(Warning: This is a much more serious post than what you may be used to but I promise, after I get this off my chest, we'll return to our regularly scheduled lighthearted programming!)
After re-reading my previous post on last night's announcement, I decided to delete it. I felt it didn't properly convey my thoughts on the news of bin Laden's death. I've thought about the past 24 hours, read other commentary, and struggled with my own confusion. Someone was killed and I want to celebrate? That can't be right. But after much reflection, I've come to this conclusion: It's okay to celebrate.
Now before you get the wrong idea about me, let me explain. Like most of you, I remember exactly where I was when I heard about the Twin Towers. The memory of that Tuesday is one of the few where I can recall the full day in detail. I was a sophomore in college living in Chicago. The normally bustling metropolis went silent on 9/11. Stores closed, leaving streets and sidewalks deserted. The vibrant urban jungle felt like a ghost town. For a few weeks following 9/11, I was sent home from work early a number of times because of rumors and "intelligence" that the Sears Tower was the next target. I worked just a few blocks away from that building. Some days the knot in my stomach remained from the time I left my apartment to head downtown until I returned safely that evening. Looking back, I know that fear was irrational but 9/11 had proven anything could happen - especially when you least expected it. As the fear and anxiety dissipated and daily life regained some semblance of normalcy, we still faced constant reminders of global insecurity. Color-coded threat levels and talk of biological weapons abound. Ten years later you need only walk into an airport to be reminded of the daily uncertainties our nation still faces.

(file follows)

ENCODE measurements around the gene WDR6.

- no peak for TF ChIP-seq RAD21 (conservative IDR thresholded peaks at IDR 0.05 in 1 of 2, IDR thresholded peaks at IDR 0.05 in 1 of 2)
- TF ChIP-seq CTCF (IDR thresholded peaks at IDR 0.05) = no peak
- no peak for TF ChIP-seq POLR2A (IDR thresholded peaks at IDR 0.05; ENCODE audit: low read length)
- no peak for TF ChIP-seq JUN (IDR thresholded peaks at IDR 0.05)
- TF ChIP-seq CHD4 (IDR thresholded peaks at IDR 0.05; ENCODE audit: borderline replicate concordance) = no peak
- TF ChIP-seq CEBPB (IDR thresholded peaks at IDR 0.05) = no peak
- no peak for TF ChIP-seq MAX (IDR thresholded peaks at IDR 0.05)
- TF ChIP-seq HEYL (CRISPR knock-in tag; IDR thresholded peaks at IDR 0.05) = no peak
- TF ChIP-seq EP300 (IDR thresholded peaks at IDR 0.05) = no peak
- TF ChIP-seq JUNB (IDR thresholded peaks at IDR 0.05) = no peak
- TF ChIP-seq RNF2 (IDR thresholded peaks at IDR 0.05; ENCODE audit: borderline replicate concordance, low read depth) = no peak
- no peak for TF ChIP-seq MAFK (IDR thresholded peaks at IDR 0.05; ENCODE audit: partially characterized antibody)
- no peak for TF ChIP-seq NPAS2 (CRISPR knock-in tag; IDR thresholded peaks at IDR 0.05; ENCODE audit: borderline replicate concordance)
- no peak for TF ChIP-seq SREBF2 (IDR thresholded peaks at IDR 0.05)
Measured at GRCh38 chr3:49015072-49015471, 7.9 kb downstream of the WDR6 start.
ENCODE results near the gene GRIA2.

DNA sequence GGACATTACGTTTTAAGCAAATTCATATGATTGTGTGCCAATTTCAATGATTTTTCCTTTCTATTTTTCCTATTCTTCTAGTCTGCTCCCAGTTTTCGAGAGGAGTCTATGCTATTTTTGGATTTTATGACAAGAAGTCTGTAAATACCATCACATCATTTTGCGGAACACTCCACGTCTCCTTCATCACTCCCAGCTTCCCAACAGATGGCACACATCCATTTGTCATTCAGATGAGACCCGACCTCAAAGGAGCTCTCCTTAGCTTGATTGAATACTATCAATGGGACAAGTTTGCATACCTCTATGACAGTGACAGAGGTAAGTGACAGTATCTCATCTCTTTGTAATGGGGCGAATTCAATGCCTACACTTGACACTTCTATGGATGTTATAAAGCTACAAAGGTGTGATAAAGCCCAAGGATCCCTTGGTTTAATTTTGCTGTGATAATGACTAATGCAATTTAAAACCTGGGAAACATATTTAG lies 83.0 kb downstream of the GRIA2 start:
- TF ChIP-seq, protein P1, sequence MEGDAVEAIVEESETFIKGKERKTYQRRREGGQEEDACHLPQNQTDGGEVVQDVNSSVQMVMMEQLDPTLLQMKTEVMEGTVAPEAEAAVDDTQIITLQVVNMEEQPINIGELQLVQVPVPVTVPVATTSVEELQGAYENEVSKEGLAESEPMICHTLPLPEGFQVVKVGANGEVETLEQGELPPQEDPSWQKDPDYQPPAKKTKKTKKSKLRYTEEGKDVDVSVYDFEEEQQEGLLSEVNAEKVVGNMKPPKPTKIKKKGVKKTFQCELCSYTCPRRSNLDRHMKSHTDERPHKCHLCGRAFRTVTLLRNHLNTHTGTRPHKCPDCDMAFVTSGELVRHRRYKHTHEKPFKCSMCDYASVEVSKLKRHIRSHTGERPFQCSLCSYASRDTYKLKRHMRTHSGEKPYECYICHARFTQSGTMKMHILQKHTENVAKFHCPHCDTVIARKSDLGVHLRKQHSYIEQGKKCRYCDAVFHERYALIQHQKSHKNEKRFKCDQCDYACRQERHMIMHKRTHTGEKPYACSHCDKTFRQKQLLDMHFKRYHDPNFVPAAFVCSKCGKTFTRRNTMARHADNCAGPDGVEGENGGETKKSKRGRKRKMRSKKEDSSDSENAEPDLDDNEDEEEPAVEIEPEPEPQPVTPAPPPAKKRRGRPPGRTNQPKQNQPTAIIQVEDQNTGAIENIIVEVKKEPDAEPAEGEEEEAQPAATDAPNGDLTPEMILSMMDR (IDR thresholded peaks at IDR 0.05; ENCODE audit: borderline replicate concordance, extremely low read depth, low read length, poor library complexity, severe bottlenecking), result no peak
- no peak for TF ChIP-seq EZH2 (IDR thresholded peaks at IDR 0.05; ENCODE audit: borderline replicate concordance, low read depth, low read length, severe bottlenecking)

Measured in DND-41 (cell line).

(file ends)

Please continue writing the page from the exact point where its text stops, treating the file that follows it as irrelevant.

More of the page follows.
None of this justifies killing another human being but, to be fair, most Americans have difficulty viewing Osama bin Laden as a fellow man. The atrocities he has masterminded are beyond the comprehension of most people. Over the last decade, he has been demonized by the media and characterized as a Wild West criminal worthy of a "Wanted: Dead or Alive" poster by our nation's leaders. After all the rhetoric, he was no longer seen as a man but, rather, a symbol of worldwide terror and destruction. As of May 1, that symbol no longer exists. And for that reason, it's okay to celebrate.
But let me be clear - we must not confuse our celebration. We must not celebrate death or violence. We must not celebrate murder. We must not celebrate vengeance or blood thirst. We must not celebrate unrealistic fairy tale lessons of good triumphing over evil. And we must be certain we do not celebrate of the loss of human life.
Instead, we celebrate relief. We celebrate our brave service men and women so they know they have not risked their lives in vain. We celebrate their families who anxiously await their safe return home. We celebrate our strong intelligence community that works night and day to keep our country safe and eliminate threats to our nation. We celebrate our leader who has the courage to make difficult decisions, even those that are heartbreaking and gut wrenching. We celebrate closure for those who lost loved ones that tragic day. We celebrate whatever sense of security this brings back to our nation, however small it may be. And most importantly, in a time of economic woes and political mudslinging, where everyday all you read is news of war and vehement discord, we celebrate the unity our country is currently experiencing. We celebrate coming together for a cause greater than ourselves. And we celebrate the hope that maybe someday we will once again feel safe and secure.
Of course, these are just my own thoughts and opinions. Many of you may not agree with me. I'd love to hear what you're thinking.